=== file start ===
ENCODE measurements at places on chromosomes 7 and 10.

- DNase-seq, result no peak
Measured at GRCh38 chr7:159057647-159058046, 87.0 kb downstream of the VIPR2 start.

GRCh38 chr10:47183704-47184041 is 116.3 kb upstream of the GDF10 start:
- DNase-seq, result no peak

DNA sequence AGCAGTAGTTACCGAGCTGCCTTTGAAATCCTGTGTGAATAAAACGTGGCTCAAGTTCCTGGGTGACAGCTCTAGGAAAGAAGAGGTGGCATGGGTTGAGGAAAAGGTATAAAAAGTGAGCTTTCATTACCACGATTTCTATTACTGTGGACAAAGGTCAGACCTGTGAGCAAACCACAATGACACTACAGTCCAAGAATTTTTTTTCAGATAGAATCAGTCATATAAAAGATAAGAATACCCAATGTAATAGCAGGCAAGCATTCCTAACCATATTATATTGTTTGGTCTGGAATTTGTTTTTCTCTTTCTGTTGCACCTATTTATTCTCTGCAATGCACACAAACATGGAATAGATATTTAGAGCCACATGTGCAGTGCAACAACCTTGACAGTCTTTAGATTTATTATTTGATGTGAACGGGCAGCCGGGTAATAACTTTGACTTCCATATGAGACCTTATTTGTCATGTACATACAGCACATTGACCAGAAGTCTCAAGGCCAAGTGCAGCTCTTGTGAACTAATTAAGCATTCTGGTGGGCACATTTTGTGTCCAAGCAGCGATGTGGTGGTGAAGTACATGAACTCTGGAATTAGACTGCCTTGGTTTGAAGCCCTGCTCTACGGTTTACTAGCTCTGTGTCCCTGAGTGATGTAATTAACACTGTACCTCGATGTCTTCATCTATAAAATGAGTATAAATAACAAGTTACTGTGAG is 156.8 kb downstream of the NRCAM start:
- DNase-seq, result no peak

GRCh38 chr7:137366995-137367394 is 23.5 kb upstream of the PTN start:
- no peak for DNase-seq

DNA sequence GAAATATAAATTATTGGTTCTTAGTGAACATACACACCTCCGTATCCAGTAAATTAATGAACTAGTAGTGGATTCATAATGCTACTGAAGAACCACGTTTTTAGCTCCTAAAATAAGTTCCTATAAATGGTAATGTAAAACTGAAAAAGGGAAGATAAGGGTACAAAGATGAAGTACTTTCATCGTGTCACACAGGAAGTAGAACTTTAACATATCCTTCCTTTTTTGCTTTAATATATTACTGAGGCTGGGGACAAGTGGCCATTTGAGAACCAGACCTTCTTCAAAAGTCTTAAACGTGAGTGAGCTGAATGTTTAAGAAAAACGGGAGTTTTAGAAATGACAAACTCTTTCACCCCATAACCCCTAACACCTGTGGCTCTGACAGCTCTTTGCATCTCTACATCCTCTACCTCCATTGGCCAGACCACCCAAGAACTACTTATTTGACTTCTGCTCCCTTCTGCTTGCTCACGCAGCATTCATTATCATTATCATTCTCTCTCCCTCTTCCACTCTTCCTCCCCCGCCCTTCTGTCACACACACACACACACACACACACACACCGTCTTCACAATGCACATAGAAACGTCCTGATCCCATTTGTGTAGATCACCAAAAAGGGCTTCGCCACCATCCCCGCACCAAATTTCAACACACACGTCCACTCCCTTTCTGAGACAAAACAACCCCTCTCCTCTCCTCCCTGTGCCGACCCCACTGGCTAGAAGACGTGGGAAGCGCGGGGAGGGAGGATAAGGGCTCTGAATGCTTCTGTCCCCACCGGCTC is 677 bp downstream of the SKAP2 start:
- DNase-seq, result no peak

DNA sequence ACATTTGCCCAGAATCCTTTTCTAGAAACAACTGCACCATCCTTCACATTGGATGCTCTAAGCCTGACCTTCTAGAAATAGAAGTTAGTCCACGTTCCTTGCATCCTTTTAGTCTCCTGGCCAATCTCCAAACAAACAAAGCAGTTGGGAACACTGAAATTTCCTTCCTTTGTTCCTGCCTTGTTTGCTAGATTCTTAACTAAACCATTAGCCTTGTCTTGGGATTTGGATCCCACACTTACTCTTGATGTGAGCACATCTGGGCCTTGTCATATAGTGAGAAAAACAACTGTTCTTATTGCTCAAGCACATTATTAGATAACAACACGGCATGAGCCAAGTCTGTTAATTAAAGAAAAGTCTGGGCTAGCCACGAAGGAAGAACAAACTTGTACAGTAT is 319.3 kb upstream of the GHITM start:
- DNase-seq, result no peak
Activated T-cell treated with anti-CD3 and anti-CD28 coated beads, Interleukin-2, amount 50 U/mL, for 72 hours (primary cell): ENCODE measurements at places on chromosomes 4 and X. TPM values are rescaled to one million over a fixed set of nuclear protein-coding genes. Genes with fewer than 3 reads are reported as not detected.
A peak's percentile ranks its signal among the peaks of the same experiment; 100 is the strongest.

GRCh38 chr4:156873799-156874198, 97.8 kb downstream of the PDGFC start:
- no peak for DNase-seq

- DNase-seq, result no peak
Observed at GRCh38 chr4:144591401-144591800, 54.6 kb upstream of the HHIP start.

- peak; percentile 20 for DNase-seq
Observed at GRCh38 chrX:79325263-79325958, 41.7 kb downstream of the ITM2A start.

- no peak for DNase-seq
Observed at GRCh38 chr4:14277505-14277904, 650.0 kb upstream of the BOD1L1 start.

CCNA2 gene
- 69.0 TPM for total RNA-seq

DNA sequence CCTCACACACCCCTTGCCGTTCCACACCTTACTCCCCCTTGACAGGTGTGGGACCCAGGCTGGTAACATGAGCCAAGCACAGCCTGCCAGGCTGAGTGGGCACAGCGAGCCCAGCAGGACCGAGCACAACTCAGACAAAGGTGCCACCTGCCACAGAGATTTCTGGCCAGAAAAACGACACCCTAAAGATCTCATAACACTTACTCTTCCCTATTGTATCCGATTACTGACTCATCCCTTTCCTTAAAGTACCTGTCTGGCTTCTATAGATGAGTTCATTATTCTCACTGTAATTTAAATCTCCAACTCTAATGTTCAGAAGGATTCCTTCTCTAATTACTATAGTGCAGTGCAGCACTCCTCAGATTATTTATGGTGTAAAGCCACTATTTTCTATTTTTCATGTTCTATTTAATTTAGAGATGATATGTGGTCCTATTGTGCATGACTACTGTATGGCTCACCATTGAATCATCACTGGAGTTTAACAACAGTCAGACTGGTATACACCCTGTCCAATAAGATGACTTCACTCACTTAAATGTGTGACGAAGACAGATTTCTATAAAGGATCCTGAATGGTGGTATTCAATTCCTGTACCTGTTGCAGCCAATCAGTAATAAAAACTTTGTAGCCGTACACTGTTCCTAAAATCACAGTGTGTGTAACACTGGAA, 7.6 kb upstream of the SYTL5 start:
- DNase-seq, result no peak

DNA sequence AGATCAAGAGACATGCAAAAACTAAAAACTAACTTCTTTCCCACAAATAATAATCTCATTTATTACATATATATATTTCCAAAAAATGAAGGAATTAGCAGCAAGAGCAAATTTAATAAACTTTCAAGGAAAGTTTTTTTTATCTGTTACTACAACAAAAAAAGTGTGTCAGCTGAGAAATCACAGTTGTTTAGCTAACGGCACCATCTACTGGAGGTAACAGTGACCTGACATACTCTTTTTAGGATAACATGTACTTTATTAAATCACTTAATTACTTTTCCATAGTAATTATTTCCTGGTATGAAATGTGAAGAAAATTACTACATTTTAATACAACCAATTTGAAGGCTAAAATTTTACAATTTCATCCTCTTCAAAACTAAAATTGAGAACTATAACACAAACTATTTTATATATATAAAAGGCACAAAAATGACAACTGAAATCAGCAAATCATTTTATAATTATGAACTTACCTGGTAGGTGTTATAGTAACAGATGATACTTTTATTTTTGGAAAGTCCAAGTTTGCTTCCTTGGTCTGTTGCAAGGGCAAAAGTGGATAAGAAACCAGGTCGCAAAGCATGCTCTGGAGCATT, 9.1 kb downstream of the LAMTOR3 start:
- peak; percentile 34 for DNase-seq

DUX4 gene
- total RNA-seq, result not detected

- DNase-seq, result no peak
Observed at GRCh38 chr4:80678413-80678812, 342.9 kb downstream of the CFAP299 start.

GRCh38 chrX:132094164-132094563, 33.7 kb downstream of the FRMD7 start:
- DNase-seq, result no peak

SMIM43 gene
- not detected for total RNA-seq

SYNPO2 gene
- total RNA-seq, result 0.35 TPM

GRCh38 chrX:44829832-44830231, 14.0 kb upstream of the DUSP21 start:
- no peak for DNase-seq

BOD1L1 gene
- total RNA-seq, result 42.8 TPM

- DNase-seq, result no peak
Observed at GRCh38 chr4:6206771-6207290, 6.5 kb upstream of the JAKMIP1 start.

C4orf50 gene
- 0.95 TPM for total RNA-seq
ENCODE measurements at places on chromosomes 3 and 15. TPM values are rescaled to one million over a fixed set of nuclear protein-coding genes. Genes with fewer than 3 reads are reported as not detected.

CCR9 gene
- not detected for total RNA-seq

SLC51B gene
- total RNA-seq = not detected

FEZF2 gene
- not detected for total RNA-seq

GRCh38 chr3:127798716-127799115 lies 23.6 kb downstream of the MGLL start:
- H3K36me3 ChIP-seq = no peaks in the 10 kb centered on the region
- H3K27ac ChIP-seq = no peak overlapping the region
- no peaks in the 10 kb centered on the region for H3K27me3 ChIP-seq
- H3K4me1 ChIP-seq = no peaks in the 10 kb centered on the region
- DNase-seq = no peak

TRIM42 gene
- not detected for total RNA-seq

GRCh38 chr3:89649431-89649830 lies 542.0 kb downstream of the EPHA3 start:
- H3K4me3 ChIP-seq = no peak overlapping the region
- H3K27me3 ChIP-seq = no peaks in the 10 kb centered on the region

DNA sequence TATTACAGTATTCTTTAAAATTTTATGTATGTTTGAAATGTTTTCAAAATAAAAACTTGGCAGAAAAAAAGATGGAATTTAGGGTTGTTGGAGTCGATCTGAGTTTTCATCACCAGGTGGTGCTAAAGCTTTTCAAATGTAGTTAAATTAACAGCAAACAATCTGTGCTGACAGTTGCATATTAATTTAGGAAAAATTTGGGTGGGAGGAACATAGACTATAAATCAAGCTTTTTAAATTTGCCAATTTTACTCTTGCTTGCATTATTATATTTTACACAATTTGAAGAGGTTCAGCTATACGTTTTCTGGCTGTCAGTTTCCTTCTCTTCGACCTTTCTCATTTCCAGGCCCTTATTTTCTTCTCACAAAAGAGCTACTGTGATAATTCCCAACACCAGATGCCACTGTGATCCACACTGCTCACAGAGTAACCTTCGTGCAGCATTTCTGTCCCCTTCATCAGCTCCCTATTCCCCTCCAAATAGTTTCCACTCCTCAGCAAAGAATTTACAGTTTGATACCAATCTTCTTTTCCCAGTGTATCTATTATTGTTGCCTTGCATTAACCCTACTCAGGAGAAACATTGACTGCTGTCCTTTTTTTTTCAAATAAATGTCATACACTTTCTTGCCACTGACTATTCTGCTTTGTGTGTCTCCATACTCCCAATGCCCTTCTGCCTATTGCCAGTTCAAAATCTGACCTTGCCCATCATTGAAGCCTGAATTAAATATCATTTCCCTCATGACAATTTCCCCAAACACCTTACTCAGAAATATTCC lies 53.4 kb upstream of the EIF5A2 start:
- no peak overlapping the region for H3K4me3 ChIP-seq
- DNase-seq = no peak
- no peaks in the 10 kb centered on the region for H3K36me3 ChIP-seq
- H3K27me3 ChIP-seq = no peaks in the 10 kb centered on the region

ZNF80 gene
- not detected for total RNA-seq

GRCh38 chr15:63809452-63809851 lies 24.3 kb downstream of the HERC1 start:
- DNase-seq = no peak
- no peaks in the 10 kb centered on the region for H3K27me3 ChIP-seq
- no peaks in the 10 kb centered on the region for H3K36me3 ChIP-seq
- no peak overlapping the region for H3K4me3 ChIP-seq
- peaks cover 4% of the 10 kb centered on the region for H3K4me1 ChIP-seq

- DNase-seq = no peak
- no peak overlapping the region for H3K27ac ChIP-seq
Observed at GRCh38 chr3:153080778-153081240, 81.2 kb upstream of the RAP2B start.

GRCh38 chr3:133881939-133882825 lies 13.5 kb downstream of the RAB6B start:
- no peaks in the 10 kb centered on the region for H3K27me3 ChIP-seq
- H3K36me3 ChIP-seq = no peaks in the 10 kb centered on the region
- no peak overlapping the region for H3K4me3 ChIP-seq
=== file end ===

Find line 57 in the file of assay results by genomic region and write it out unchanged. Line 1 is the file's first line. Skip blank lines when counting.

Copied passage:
- H3K27ac ChIP-seq = no peak overlapping the region